|Degree:||Master of Arts (MA)|
|University website:||Intelligent Mobility|
The future of mobility. Creating design leaders with the skills to influence.
The Intelligent Mobility MA programme builds on the rich history of vehicle design at the RCA, and places this within the context of a number of emerging social, cultural and technical changes. These include the shift to autonomous systems, renewable power, demographic changes and the increasing synthesis between man and machine. The programme defines and describes a paradigm shift which brings together existing fields with a design-led approach that addresses both physical and virtual aspects of the mobility space as an integrated whole.
We aim to equip students to deliver critical solutions to holistic mobility needs and issues. The core approach is translating techno-cultural challenge via intense creativity and research – building mature design and innovation propositions to meet new mobility opportunities. You'll work closely with mobility design practitioners, thought leaders and leading brands to ensure you have a thorough understanding of industrial practice and the opportunity to engage and influence critical questions relating to business, production and new models of ownership and use.
The aim of this commercial, connected approach is to create practice leaders within the ‘third age’ of automotive and mobility design and the broad spectrum of mobility services and artefacts – forming a new generation of designers who have both the skill set and mind-set to operate as strategic leaders with a broad range of abilities and insight about their own ‘point-of-impact’ on an increasingly diverse industry.
The Humanising Technology unit aims to explore how recent transformational mobility technologies such as autonomy and electrification can be interpreted to provide new and desirable human interactions in mobility. You are expected to gain a profound and critical understanding of emerging technologies and their place in future mobility design.
People and Places provides a framework to understand how and where future mobility fits into a changing global landscape and how people and place connect through mobility. The unit aims to sensitise you to the scope and limits of different mobility typologies within the mobility mix and highlights the need for design to meet broader infrastructural and social requirements.
Across Terms 1 and 2, you will participate in AcrossRCA, the College-wide unit. See below for more details.
Automotive Transitions Fundamentals focuses on the future of the automotive typology and asks you to reimagine how technology and social trends will influence future automotive design. The unit also allows you to select a specific area of focus and adopt an approach which explores techniques and questions unique to your chosen sub-sector.
You'll then take either a School-wide elective, or Automotive Transitions Advanced Practice. School of Design electives provide a very applied focus to the topics, through the execution of project activities you undertake by working in interdisciplinary teams which are drawn from across the School's programmes. Automotive Transitions Advanced Practice provides a deeper context to the key elements of future automotive design with an emphasis on advanced manufacturing, socio-cultural issues and questions related to future business models.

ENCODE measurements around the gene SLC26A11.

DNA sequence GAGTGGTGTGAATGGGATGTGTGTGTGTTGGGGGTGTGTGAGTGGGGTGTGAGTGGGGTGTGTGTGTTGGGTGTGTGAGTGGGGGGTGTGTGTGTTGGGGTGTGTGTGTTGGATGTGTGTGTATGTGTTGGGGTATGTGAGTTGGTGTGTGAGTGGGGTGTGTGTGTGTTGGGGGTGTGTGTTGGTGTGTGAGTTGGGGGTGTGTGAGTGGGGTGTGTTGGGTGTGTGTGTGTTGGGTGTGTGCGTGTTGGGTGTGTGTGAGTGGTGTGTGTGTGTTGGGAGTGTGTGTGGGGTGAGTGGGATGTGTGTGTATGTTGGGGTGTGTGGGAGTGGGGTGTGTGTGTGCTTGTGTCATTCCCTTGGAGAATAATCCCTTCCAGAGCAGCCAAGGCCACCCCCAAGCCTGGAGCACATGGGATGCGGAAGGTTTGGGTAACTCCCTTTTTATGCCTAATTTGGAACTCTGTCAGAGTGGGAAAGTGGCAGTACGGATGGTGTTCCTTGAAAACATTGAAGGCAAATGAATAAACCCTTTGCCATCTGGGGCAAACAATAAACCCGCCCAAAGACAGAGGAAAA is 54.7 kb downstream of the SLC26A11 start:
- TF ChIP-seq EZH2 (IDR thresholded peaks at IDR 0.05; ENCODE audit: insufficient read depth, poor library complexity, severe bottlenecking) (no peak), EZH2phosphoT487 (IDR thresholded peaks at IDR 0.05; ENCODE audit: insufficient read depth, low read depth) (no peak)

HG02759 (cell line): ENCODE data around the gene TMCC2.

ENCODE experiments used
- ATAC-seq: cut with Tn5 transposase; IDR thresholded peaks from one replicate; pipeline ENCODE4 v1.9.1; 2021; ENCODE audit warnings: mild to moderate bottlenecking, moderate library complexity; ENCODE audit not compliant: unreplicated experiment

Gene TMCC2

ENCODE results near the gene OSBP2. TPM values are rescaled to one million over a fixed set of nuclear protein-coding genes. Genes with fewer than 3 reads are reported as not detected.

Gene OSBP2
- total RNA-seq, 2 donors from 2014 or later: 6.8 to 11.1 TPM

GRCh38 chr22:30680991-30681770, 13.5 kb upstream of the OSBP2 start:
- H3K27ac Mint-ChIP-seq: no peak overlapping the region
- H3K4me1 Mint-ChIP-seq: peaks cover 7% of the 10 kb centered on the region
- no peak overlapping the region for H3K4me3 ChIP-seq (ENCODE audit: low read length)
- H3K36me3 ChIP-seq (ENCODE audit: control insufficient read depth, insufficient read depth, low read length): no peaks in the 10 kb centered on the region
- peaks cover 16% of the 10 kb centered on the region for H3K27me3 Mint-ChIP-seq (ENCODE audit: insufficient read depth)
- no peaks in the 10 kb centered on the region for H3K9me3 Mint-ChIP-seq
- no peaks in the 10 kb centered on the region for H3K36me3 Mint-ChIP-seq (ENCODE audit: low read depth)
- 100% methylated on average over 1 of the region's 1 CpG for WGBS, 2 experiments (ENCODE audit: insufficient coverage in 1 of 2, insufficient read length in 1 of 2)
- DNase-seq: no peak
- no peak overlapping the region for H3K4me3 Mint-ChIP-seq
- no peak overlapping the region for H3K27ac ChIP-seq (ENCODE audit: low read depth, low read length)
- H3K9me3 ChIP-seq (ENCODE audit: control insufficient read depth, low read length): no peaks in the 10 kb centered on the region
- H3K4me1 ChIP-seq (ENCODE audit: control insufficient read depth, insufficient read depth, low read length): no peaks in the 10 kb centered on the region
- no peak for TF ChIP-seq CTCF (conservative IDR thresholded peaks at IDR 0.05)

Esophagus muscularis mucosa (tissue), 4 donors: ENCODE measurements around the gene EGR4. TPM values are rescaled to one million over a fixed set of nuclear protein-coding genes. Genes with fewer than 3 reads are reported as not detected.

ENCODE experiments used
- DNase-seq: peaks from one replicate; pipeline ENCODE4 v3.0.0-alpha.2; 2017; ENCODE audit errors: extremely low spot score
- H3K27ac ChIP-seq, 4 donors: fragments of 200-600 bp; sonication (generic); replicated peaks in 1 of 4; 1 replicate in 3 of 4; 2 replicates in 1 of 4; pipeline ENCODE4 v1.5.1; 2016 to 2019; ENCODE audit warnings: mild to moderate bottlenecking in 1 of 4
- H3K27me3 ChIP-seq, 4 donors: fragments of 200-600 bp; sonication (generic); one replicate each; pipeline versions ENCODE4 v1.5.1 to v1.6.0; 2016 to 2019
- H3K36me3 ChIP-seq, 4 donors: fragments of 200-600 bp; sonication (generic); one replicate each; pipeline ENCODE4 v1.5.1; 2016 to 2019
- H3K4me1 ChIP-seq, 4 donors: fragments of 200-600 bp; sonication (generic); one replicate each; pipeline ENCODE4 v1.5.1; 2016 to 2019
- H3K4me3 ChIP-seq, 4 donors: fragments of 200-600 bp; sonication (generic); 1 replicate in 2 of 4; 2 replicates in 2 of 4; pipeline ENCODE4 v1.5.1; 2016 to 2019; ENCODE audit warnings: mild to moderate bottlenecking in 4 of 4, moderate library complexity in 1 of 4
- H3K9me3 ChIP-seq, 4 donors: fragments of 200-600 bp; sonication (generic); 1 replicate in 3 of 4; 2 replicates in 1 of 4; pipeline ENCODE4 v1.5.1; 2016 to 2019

You'll also participate in the Grand Challenge, School-wide unit. The aim of this unit is to connect and challenge all students in the School through the introduction of a ‘wicked’ design problem that requires a cross disciplinary approach to problem solving involving an external international scientific or industry partner (or both). This unit and lecture series has been hugely successful in connecting and disrupting disciplines, people, philosophies and approaches to design thinking whilst providing our student body with very unique networking opportunities.
The Individual Research Project asks you to identify, develop and address a defined research question which is both socially relevant and technically challenging. The work must be documented at all stages for public dissemination. You are responsible for the intellectual and technical evolution of this project and for leading the research and development of ideas and insights through different stages of the design process. This includes working out who the stakeholders are, how to research and the development of thinking through different media; notably from 2D to 3D and to an appropriate level of resolution.
The School of Design is based across our Battersea and Kensington sites.
Students have access to the College’s workshops, with traditional facilities for woodworking, metalworking, plastics and resins, including bookable bench spaces. Computer-driven subtractive milling equipment is available, as well as additive rapid prototyping.
To provide prospective students with opportunities to find out about the RCA experience and programmes we run a number of on-campus and online open days as well as events in various countries around the world. You can find out about upcoming events or watch replays of past open days on the RCA website.